Expect water, sewer hikes
Carson City utility customers will see a 30 percent hike on their July water bill, and a 14 percent increase in their sewer bill, if officials approve the new rates at their next meeting.
The board of supervisors unanimously voted Thursday to enact the new rates. The increases will be final if they are approved after second readings in two weeks.
The biggest hit is needed to pay for a $32 million regional water pipeline between Carson City and Minden, which will supply Carson with better water quality and quantity to meet federal water quality standards and serve peak summer usage demands, said Public Works Director Andy Burnham
The only alternatives to improve water quality would have been to spend more than $40 million to build an additional arsenic treatment plant and a uranium treatment plant – which would have resulted in a 55 percent rate hike – or to spend $46 million to bring water down from Marlette Reservoir. Neither option, however, would have addressed the city’s need for more water, Burnham said.
In a split vote with Shelly Aldean and Pete Livermore opposing, supervisors chose a tiered rate structure over a flat rate in order to encourage residents to adopt more frugal watering practices and landscapes. Under the conservation-tiered option, people who use more than 50,000 gallons per month would pay a higher rate.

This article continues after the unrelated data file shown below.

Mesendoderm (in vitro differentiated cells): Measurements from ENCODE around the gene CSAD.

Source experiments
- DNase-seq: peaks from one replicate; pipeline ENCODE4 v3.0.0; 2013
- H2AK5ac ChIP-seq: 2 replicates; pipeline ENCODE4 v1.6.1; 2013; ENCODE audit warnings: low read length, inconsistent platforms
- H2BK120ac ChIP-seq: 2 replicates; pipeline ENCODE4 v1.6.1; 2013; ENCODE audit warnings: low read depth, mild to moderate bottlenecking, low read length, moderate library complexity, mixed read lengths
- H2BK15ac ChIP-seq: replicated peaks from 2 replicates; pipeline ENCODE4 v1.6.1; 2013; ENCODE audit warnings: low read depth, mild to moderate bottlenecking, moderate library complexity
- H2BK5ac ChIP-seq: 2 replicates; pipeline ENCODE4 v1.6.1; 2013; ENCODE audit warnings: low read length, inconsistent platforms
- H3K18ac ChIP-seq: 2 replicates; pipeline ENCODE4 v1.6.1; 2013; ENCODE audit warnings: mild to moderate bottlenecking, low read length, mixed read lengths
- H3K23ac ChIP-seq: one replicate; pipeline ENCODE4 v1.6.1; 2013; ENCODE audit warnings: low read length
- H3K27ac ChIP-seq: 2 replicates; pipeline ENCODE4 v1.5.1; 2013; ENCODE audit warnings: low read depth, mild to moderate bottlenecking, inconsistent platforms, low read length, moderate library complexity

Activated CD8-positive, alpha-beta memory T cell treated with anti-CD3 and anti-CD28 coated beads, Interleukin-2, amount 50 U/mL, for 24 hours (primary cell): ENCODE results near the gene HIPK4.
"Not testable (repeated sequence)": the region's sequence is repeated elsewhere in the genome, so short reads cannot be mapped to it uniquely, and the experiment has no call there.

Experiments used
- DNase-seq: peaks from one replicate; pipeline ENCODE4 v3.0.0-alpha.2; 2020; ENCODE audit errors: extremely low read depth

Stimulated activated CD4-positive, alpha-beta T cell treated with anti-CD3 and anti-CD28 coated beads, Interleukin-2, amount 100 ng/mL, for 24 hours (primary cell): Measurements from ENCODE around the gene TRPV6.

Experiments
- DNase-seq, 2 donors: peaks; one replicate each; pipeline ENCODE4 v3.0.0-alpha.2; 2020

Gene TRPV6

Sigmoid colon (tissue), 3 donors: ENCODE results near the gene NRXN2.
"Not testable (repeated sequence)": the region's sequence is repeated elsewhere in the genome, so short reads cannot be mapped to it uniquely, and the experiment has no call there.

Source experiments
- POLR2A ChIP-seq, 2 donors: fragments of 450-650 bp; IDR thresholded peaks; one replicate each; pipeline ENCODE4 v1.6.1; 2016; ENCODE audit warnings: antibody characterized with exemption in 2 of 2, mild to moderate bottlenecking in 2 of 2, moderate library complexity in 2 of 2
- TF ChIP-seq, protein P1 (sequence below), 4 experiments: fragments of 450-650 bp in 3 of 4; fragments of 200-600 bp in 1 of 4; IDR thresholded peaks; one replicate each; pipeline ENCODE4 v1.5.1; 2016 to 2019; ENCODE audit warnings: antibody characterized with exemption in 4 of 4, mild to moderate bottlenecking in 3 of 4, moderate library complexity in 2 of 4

Resident Gil Yanuck said he did some preliminary calculations that indicated his August water bill would go from $555 last year to $893 to maintain his landscape.
“You’ve reached my threshhold,” Yanuck said. “If you enact this, my house is going on the market.”
But Burnham said the tiered rates are directed at homeowners like Yanuck, and that only 10 percent of Carson City’s 17,000 customers are at or above the 50,000-gallon level.
Supervisor Robin Williamson agreed.
“One of the reasons we need additional capacity is because of the high-end users,” she said.
David Ruf, owner of Greenhouse Garden Center, argued that his livelihood depends on keeping his plants watered, and that he works hard to be sure water isn’t wasted at his business.
“I’m a high-end user in the summer, but I use very little water in the winter, and my conservation efforts are huge,” Ruf said.
He asked if it would be possible for the city to average his payments out over the year, like the gas and electric companies do. Burnham said they could take a look at that option for him.
The 14 percent sewer rate hike is needed to raise $4 million to pay for upgrades at the wastewater reclamation plant, the Roop Street sewer line and increased operation and maintenance costs.